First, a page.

About the project “Prisoner Road”

The words “Seen” and “Unseen” are often used to describe one of the fundamental concepts of photography. I believe it is one of photography’s roles to make visible that which is difficult or impossible to see. With my project “Roadsight Lights,” which began 14 years ago, I try to capture unseen parts of our normal everyday lives in a way that makes them visible to the eye.
In contrast, my new project “Prisoner Road,” which I started two years ago, is a process of envisaging the unseen. The Prisoner Road in Hokkaido is a grave historical fact but there are almost no traces remaining today that let us visualize the situation that unfolded 130 years ago. The only things I was able to find in the past two years are a chain used to tie prisoners together and a single photograph of a temporary prison built during the road’s construction. Written texts related to the construction of the road, such as records of prisoners’ sentences or documents about the region’s local history, still exist in ample number as they were created and maintained by the government.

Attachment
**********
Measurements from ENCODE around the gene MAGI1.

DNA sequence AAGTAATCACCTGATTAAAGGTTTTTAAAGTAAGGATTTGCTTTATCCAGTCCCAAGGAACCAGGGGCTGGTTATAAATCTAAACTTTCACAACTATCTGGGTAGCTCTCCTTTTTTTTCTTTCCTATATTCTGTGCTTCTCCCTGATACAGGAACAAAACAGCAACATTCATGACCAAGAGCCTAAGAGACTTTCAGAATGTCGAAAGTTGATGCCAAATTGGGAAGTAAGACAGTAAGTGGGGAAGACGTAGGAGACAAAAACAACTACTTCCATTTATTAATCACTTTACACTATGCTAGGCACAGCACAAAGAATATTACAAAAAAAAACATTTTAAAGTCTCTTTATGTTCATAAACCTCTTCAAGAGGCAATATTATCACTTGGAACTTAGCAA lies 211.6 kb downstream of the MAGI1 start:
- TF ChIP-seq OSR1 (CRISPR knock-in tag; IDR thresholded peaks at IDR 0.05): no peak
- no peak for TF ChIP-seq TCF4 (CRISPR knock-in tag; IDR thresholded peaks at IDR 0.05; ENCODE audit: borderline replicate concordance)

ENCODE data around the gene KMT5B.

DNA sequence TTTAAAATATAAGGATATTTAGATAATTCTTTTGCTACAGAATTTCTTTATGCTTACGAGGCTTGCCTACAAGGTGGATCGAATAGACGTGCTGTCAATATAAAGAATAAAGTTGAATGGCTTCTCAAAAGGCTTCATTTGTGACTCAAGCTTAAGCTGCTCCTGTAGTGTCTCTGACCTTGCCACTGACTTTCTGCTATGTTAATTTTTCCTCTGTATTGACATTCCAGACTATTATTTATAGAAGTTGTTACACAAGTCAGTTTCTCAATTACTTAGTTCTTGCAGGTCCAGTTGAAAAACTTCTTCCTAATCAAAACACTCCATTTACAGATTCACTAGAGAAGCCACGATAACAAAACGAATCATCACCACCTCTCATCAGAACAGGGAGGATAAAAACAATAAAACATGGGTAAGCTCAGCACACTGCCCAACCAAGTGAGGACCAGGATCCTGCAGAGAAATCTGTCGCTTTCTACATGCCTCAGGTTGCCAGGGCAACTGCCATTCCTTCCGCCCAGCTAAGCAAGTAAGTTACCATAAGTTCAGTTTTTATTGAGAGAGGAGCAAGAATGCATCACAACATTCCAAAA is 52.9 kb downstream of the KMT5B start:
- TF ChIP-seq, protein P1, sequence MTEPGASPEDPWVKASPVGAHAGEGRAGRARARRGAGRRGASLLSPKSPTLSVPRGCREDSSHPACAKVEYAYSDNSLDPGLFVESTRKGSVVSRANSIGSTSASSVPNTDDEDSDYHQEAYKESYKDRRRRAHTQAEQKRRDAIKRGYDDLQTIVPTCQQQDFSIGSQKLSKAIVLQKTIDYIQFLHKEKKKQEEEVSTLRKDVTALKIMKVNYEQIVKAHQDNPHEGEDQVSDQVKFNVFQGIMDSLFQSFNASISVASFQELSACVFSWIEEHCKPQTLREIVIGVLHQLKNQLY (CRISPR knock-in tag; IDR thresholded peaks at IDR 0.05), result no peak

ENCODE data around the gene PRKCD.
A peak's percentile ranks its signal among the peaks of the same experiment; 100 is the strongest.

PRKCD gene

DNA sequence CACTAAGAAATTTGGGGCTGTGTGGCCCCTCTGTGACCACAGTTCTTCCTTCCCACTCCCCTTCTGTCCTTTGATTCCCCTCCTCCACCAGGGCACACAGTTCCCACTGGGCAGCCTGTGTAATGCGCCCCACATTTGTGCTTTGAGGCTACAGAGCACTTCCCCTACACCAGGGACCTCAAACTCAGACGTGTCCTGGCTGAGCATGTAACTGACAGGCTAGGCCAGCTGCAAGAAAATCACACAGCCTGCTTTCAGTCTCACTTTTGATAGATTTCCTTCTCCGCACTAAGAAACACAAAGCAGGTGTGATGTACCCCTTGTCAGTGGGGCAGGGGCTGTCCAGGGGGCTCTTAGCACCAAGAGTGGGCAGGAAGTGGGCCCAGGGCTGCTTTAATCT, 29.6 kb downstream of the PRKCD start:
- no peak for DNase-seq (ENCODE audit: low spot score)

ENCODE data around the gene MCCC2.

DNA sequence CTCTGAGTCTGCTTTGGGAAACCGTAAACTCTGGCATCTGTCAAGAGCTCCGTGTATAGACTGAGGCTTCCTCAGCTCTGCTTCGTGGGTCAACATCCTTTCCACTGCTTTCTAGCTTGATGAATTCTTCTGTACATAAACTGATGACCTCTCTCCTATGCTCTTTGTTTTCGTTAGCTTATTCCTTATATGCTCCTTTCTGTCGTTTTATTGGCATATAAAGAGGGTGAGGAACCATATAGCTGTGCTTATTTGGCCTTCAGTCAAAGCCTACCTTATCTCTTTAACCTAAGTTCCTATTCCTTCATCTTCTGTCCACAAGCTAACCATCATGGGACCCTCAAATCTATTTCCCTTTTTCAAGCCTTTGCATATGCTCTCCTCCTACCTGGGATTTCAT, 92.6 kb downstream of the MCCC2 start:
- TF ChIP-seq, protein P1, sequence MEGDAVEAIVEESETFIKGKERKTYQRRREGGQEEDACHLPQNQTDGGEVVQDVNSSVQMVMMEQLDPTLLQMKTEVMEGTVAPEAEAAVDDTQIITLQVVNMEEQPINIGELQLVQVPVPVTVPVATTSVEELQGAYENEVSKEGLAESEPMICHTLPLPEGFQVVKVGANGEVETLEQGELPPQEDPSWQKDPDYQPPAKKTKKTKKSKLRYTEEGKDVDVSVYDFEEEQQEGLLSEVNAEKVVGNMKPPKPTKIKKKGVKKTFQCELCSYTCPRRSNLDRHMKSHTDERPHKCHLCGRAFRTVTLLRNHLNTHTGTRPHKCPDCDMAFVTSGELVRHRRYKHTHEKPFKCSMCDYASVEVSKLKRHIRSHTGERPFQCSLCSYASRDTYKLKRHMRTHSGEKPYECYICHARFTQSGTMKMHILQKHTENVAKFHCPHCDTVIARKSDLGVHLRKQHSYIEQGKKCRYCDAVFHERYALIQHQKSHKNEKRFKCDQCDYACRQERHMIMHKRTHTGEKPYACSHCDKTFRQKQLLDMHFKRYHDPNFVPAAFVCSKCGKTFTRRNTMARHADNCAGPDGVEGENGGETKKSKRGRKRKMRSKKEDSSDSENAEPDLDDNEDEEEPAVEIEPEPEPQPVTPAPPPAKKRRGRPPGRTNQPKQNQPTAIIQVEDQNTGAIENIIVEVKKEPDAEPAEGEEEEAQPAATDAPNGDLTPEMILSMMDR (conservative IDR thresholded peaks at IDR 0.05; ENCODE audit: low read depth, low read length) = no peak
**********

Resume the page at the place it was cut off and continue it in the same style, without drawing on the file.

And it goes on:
While some sections of the road built by the prisoners between 1886 and 1894 are still in use today, they have since been rebuilt and renewed and no longer tell us anything about that time. The unused parts of the road have almost entirely overgrown with trees and bushes.
Within these conditions, I try to follow the events from 130 years and hope that my photographs may help you envisage the reality of the Prisoner Road.